As the profession continues to face challenges, empowering technicians through enhancing their education, certification, training, and roles adds critical and dependable skills to pharmacy teams. As technicians take on more responsibilities, roles, and tasks, increasing their compensation from an average of $17.66 per hour and $36,740 per year16 will be imperative. Great opportunities await in 2023 for advocacy efforts to ensure that patients are safe, that pharmacy teams feel less pressured, and that we maximize our opportunities for change.


1. As of July 1, 2020, IDAPA 27.01.01 administrative rules of the Idaho State Board of Pharmacy have been redesignated as IDAPA 24.36.01. Idaho Office of the Administrator Rules Coordinator. Accessed September 22, 2022.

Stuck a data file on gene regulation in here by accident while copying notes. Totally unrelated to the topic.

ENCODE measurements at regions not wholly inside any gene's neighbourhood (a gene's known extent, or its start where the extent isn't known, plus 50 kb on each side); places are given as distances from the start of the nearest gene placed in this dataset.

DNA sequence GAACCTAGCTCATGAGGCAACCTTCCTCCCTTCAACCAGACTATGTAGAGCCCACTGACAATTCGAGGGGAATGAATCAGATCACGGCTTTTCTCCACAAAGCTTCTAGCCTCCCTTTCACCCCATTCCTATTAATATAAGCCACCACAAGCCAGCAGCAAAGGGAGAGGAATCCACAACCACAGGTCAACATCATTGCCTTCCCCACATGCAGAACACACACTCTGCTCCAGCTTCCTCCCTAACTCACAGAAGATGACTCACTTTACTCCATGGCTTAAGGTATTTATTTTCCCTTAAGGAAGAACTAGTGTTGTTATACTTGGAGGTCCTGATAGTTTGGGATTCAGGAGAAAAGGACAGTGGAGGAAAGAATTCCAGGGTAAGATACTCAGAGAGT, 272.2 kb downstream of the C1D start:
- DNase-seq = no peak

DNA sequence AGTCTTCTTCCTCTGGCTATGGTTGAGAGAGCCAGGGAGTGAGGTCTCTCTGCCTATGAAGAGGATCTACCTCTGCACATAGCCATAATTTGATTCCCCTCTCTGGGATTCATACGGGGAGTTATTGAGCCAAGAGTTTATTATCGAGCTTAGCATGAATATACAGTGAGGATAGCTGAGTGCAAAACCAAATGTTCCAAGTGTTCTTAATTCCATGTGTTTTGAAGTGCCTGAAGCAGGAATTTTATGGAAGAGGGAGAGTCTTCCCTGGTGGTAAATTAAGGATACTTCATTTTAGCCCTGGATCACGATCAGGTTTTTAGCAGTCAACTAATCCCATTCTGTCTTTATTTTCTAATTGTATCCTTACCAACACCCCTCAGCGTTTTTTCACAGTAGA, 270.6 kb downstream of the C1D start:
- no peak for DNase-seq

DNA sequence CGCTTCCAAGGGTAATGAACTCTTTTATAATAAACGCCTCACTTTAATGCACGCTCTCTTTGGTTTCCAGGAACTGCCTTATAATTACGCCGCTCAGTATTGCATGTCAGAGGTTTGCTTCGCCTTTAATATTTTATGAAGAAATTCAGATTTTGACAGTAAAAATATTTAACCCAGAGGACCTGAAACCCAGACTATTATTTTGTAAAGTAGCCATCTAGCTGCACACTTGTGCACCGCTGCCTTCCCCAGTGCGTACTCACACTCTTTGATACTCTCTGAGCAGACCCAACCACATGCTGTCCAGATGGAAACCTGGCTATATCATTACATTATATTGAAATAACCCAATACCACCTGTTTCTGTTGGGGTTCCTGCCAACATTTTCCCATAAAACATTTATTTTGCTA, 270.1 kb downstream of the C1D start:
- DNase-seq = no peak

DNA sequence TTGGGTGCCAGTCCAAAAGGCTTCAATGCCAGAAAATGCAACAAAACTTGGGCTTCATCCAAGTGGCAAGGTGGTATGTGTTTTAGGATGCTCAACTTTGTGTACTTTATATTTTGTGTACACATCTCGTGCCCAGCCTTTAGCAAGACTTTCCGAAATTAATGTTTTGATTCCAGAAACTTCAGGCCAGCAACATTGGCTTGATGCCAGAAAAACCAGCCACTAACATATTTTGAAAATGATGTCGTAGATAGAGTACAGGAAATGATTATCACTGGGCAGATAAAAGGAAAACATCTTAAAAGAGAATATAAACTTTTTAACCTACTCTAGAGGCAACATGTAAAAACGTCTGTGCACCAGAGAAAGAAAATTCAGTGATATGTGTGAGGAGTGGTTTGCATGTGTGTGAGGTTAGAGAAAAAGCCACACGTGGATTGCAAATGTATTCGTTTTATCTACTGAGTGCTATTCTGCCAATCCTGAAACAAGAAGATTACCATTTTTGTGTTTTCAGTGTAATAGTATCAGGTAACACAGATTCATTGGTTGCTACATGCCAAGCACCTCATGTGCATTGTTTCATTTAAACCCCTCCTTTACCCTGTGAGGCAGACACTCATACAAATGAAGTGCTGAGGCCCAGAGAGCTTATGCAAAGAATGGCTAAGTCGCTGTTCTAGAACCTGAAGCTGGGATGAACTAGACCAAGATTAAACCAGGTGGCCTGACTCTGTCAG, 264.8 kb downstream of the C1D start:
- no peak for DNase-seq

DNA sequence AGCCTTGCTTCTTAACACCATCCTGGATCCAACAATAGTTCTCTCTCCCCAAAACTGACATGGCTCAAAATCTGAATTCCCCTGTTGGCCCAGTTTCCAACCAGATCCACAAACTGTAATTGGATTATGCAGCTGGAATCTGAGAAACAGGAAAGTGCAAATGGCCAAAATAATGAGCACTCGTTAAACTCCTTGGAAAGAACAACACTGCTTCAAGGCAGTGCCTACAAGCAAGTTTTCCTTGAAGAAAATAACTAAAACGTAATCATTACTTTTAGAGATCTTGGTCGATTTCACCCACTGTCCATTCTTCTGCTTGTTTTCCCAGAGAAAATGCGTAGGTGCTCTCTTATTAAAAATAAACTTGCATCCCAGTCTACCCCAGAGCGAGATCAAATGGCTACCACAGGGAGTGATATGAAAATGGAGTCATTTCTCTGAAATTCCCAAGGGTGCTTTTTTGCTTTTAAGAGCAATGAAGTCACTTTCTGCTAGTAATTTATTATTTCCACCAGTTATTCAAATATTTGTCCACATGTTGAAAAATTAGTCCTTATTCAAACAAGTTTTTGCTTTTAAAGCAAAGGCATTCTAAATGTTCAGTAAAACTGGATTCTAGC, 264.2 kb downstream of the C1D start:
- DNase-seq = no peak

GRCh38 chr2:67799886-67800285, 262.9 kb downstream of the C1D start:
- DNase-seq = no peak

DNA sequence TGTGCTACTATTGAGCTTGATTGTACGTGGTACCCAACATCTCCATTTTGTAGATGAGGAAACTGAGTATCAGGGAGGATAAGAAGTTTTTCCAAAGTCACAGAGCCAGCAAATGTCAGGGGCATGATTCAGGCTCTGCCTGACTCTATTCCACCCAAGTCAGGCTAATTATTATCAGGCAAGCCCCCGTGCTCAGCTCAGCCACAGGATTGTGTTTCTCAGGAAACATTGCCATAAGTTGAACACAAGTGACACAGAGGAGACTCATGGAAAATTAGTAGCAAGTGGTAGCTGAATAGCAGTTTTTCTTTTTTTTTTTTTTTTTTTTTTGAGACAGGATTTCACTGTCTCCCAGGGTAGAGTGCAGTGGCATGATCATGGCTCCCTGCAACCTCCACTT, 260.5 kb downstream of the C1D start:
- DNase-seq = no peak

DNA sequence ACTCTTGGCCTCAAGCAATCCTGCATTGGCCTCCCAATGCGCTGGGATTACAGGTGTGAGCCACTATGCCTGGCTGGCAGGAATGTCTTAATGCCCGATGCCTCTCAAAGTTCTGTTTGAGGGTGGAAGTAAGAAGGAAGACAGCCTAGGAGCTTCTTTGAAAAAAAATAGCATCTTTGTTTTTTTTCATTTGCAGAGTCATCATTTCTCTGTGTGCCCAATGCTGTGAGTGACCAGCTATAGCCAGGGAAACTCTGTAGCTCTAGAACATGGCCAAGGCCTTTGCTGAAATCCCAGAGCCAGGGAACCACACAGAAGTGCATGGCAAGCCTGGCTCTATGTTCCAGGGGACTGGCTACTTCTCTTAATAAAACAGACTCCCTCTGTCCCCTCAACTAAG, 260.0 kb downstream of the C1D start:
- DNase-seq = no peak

2.Pharmacists, pharmacies, and manufacturers, wholesalers, and distributors (216-RICR-40-15-1): administration of immunizations. Rhode Island Department of State. Accessed September 19, 2022.

3. Vaccine administration protocol: standing order to administer immunizations and emergency medications. State of Utah Department of Commerce. Updated September 24, 2020. Accessed September 19, 2022.

4. Utah Pharmacy Practice Act Rule 156-17(b)-621. Utah State Bulletin. October 15, 2019. Accessed September 19, 2022.

5. Public Readiness and Emergency Preparedness (PREP) Act. US Department of Health & Human Services. Accessed September 19, 2022.

6. McKeirnan KC, Frazier KR, Nguyen M, MacLean LG. Training pharmacy technicians to administer immunizations. J Am Pharm Assoc (2003). 2018;58(2):174-178.e1. doi:10.1016/j.japh.2018.01.003

7. Berger K. Vaccines administered by certified pharmacy technicians in Idaho. Pharmacy Times®. March 28, 2018. Accessed August 24, 2022.

8. Bertsch TG, McKeirnan KC. Perceived benefit of immunization-trained technicians in the pharmacy workflow. Pharmacy (Basel). 2020;8(2):71. doi:10.3390/pharmacy8020071